Saturday, 29 March 2014

iOS 7's multipeer connectivity framework helps apps communicate with other devices

FireChat, a new iOS app released this week, lets you chat with people nearby without the need for internet. For connecting two devices, the app uses a new iOS 7 technology called Multipeer Connectivity Framework instead.
The Multipeer Connectivity Framework lets apps communicate with other devices using infrastructure such as Wi-Fi networks, peer-to-peer Wi-Fi, and Bluetooth personal area networks. While these technologies are short ranged, their range can be extended if there are a chain of users, with each user being close enough to just one other user, so there’s at least one connection for every user.
This type of connectivity is called mesh networking, and its ability to operate without an internet connection makes it quite useful in various situations, as Cult of Mac notes:
[Mesh networking] can extend an Internet connect to a place where none exists — for example, to a hotel basement, cave or — if you live where I do (in Sonoma County North of San Francisco) to rural areas where cell tower connections are non-existent.
Here’s an example. There’s an ultramarathon that takes place in California each year on a trail called Skyline-to-the-Sea. It’s a roughly 30 mile trail through giant redwood forests where there is no cell connectivity. Using FireChat or some other app that uses iOS 7’s Multipeer Connectivity Framework, race volunteers, staff and participants could extend Internet connectivity and communication in an ad hoc mesh network that extends the length of the course.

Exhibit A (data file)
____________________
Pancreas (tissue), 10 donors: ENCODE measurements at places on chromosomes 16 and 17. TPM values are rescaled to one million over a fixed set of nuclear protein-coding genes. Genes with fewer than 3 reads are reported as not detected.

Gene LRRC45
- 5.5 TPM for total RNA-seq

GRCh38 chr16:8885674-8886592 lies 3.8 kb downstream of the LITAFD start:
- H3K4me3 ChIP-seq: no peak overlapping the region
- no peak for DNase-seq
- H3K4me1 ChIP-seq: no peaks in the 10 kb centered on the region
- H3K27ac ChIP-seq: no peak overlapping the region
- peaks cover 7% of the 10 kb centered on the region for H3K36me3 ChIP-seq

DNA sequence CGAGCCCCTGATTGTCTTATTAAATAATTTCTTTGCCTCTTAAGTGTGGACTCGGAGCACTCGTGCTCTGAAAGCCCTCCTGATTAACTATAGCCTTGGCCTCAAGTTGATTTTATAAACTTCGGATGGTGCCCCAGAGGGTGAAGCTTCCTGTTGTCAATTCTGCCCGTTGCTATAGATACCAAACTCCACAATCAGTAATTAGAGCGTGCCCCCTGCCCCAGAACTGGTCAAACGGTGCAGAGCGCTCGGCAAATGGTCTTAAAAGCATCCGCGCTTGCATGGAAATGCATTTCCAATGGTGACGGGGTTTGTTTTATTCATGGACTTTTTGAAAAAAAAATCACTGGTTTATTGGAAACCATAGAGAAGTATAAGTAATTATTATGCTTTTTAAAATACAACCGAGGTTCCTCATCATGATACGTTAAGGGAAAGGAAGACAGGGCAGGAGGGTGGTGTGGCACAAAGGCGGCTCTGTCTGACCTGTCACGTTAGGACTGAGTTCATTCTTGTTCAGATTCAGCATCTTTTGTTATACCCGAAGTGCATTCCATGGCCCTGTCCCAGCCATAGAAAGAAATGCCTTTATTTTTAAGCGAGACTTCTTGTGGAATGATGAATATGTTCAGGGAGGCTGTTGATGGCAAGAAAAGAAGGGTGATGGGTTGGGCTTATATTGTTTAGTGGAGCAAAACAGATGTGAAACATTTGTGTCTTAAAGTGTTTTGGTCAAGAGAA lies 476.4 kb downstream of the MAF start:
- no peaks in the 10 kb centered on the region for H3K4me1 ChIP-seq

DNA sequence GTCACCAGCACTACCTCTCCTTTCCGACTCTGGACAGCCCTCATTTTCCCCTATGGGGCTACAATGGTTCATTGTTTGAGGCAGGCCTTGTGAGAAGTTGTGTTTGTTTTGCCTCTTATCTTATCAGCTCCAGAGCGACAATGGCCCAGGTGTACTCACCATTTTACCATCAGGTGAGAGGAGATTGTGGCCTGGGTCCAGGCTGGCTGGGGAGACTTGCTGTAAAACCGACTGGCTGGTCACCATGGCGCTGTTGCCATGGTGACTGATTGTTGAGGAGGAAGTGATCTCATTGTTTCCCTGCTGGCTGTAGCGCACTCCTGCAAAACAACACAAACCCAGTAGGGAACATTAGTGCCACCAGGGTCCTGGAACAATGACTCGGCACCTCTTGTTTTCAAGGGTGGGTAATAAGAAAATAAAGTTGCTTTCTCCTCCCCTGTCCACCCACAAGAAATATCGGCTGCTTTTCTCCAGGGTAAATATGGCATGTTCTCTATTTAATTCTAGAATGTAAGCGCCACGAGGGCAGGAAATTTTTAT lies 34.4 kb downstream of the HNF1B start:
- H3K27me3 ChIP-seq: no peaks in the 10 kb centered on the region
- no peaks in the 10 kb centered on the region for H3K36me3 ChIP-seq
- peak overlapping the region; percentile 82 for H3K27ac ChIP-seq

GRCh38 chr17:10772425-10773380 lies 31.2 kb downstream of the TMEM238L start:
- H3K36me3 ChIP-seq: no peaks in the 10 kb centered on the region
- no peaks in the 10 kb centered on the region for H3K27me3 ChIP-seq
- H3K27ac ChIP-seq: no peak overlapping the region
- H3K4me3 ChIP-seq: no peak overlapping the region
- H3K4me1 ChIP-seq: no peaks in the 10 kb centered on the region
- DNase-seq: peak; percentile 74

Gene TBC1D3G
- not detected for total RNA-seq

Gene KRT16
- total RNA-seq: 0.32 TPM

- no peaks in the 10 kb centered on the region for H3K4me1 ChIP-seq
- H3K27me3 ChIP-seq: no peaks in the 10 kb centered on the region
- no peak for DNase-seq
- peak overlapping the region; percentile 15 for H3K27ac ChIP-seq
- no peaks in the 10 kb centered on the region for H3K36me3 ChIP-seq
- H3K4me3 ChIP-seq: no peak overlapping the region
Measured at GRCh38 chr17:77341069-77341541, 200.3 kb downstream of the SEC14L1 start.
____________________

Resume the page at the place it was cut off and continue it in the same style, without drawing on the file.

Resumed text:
You can imagine the uses in a disaster area where cell towers have been knocked out, or other situations where people need to communicate but where no WiFi or mobile broadband is available.
Apart from solving infrastructure related problems, mesh networking’s peer-to-peer connectivity can also be very useful in situations where the government is trying to curb communication by blocking certain messaging services. Since mesh networking doesn’t involve any “central” node, no government has the power to control or block communication over such kinds of channels.
AirDrop, the new way to send files in iOS 7 also uses the Multipeer framework to connect and communicate between devices.
The best part of course is that Multipeer Connectivity is available on most devices running on iOS 7, so apps can easily piggyback on this technology to create peer-to-peer networks for various purposes. If its adoption takes off, mesh networking has the potential to revolutionise communication, and Apple is well positioned to be at the center of this revolution.


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